Jason Atchley : eDiscovery : Standing Committee OKs Federal Discovery Amendments

 

jason atchley

Standing Committee OKs Federal Discovery Amendments

If ultimately approved by Congress, courts will be able to address failures to preserve ESI.

Thomas Allman, Law Technology News

June 2, 2014    |0 Comments

At its Spring meeting Thursday and Friday in Washington, D.C., the Judicial Conference’s Committee on Rules of Practice and Procedure (aka, the Standing Committee) approved a revised package of amendments, which were recommended by its Advisory Committee on Rules of Civil Procedure in a May 2 report. 
The amendments include significant changes from the original proposals, reflecting feedback from three public hearings that drew more than 120 witnesses and 2,356 written comments. The Standing Committee members were effusive in their praise for the open, transparent process that the Rules Committee and its two subcommittees have followed after the 2010 Civil Litigation Conference, held at Duke University’s law school, sponsored and organized by the advisory committee.
Among other amendments approved was a new form of Rule 37(e), changes to Rule 1 and a controversial reworking of Rule 26(b)(1). The original multi-layered proposal for a new Rule 37(e) was scrapped in favor of a simplified rule limited to electronically stored information. An ill-fated attempt to reduce presumptive limits on certain discovery devices was abandoned and a sharply re-focused Rule 26(b)(1) was approved to emphasize that discovery must be both relevant and proportional to the needs of the case.
The next stop is a review by the Judicial Conference in September. If approved, the U.S. Supreme Court will be asked to review and vote on whether to send the amendments to Congress. If that occurs before May 2015, the individual rules will become effective in December 2015, unless Congress disapproves. 

Scope of Discovery

A core recommendation is to move the listed proportionality “factors” from later in Rule 26 into the definition of scope of discovery set out in Rule 26(b)(1). The Rules Committee is convinced that the change “will not limit proportional discovery,” but will have an impact only at the margins, where unlimited discovery is inappropriate.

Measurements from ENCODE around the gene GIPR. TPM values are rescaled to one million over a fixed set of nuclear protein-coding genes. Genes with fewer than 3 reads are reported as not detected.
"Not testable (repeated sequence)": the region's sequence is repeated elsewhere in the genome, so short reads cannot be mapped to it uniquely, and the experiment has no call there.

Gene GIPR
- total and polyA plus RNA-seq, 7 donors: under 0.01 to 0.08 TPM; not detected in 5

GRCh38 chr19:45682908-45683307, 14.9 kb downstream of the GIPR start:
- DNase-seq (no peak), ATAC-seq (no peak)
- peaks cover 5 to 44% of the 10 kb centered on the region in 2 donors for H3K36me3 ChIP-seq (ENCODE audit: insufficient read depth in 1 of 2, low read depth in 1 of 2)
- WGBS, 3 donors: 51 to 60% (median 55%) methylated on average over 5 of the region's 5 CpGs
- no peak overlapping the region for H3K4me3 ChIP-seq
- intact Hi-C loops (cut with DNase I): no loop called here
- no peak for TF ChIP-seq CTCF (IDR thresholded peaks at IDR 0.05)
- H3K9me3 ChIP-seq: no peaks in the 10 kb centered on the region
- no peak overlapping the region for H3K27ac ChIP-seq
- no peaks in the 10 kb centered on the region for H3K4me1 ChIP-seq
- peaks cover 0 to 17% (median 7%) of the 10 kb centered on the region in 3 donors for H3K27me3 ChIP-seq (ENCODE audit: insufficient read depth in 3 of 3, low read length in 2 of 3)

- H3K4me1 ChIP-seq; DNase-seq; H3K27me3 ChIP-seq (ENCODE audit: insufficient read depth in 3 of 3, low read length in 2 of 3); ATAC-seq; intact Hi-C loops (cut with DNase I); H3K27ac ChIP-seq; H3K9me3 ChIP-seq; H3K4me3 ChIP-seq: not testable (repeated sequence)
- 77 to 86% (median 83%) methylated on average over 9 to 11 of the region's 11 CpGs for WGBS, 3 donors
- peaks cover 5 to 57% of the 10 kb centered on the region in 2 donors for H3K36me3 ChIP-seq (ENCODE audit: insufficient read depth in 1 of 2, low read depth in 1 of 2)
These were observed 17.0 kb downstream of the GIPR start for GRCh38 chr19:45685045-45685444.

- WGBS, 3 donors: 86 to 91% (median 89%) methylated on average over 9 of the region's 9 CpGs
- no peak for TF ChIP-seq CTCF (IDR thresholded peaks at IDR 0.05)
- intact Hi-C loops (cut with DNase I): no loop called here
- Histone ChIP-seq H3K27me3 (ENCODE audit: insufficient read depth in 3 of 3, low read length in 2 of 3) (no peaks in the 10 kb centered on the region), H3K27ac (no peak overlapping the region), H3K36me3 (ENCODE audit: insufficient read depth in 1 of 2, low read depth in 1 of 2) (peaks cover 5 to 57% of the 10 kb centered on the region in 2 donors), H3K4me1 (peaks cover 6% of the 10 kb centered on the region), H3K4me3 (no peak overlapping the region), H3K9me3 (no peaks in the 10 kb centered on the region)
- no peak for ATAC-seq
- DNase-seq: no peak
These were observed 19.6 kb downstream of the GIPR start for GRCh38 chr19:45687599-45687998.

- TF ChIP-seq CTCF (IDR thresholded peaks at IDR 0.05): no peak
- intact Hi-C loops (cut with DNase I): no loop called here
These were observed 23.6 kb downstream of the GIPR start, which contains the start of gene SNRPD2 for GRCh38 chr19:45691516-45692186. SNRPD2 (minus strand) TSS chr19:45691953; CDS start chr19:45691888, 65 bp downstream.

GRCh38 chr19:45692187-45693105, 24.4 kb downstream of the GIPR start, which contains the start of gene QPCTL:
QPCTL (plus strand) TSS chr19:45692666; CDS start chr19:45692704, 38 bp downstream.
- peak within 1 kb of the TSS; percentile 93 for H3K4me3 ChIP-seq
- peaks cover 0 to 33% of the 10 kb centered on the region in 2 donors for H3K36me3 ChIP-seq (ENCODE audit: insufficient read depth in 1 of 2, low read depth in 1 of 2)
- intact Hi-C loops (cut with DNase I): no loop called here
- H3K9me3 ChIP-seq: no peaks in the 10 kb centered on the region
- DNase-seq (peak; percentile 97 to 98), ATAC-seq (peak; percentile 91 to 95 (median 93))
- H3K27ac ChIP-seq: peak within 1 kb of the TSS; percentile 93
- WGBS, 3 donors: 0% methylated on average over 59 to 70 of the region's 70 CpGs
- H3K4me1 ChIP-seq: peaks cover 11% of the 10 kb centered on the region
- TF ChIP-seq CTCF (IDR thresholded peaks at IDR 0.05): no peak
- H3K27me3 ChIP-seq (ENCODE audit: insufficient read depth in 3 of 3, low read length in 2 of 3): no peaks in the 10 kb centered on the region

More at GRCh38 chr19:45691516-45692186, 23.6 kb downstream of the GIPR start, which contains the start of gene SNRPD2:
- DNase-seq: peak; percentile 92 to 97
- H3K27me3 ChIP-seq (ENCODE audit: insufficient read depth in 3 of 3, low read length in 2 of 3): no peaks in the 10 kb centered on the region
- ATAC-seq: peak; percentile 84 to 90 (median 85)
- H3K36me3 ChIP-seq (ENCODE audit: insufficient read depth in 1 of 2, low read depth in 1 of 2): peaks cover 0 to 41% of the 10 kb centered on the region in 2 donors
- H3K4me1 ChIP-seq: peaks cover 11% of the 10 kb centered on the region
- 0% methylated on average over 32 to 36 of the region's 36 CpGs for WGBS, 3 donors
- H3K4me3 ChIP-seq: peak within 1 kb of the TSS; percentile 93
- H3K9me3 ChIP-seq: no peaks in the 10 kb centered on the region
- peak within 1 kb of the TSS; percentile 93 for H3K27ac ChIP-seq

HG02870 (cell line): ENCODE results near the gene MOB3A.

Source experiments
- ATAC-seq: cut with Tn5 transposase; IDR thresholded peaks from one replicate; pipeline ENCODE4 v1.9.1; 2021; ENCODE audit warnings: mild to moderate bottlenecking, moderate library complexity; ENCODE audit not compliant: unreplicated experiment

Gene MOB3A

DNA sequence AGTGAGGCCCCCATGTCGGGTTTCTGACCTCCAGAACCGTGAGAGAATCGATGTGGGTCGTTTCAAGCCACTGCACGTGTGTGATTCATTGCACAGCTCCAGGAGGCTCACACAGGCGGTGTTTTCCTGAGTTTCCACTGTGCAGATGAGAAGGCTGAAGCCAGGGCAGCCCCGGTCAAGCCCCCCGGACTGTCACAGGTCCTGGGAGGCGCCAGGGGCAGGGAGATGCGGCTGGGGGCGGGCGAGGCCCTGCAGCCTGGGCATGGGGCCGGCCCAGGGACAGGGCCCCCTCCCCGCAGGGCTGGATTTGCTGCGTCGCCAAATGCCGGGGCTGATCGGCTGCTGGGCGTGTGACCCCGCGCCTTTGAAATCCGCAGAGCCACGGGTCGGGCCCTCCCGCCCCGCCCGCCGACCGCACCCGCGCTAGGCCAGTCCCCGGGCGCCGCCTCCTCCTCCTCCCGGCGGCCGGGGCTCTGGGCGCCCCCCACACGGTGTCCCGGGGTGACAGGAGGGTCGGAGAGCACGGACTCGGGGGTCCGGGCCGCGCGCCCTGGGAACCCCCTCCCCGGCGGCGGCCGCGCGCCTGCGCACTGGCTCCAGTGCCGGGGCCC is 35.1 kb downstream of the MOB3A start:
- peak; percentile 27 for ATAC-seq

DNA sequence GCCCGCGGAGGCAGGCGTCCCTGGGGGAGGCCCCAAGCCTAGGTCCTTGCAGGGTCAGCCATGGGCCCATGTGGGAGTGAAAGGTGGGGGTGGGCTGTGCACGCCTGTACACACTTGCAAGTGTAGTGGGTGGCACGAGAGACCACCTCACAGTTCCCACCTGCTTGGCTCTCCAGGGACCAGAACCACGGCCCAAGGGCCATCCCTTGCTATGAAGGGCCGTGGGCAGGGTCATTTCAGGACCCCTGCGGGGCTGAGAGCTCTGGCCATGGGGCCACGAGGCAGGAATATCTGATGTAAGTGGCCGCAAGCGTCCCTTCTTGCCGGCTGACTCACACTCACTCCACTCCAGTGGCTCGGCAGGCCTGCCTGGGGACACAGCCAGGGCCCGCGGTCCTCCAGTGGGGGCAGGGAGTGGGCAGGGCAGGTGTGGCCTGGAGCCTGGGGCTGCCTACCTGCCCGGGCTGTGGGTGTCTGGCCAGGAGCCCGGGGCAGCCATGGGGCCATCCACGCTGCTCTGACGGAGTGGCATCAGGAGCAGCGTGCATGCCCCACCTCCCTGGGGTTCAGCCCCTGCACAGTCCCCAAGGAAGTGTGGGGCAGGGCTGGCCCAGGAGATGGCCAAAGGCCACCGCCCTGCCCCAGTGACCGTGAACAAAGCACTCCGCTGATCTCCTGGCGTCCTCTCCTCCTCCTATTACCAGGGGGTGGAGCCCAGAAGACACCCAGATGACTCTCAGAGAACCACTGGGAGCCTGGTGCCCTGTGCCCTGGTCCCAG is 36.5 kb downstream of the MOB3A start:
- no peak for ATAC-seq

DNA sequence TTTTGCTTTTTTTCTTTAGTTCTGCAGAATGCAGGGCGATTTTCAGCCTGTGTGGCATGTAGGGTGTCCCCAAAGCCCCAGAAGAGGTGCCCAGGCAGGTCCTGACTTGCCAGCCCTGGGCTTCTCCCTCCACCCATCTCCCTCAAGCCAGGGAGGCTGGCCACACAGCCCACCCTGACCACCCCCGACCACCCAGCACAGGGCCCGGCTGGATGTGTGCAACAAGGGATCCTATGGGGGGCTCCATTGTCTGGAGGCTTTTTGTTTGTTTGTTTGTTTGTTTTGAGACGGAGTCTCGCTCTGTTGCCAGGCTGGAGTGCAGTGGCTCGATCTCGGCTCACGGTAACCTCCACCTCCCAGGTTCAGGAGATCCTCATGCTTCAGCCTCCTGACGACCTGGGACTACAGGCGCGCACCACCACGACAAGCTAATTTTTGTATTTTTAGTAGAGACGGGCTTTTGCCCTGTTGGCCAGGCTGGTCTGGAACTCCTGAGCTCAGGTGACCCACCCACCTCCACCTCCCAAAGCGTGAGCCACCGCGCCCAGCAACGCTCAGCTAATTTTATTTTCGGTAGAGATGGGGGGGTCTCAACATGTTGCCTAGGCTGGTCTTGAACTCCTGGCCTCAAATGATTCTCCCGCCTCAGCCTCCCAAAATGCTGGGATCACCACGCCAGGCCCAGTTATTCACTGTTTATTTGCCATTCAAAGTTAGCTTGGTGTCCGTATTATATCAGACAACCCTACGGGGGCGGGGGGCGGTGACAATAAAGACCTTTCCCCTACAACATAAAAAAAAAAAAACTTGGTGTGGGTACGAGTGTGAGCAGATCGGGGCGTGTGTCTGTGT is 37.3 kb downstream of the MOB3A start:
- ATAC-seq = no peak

It was explained that there is no intent to change the burden of proof involved. As is the practice when a party claims that “undue burden” bars a discovery request, courts will seek the information relevant to the assessment of proportionality from both parties, with the ultimate responsibility to decide whether the request is proportional resting with the court.
However, the Rules Committee has adjusted the order of factors listed in the rule so that “the amount in controversy” is secondary to the importance of “discovery in resolving the issues.” The rule will also require consideration of the “relative access” of the parties to the information.
A member asked whether revised Rule 26(b)(1) was intended to guide assessment of what ESI “should have been preserved” under revised Rule 37(e), which is discussed below. The response was that the assessment of whether “reasonable steps” had been undertaken might involve actions taken before a complaint was filed and that under those circumstances, reliance on the common law on the topic was deemed more appropriate.

Cooperation

The Standing Committee also approved the explicit acknowledgment of responsibility by both courts and parties for securing the goals of Rule 1 (the “just, speedy, and inexpensive determination of every action”) by an amendment to the text.   The Committee Note also acknowledges the role of cooperation in the effort, but will clarify that there is no intention to create a right to sanctions for failures to cooperate.

Failure to Preserve

The recommended replacement for Rule 37(e) garnered considerable scrutiny by members of the Standing Committee, given that the revised proposal differs dramatically from the original proposal. U.S. Judge David Campbell (D. Ariz.)—chairman of the Rules Committee—led a thorough discussion by describing the background to the revised proposal and then dealing with a series of difficult hypotheticals testing the application of the rule.

Read more: http://www.lawtechnologynews.com/id=1202657565227/Standing-Committee-OKs-Federal-Discovery-Amendments#ixzz33bsDrFho

 
 
 
 
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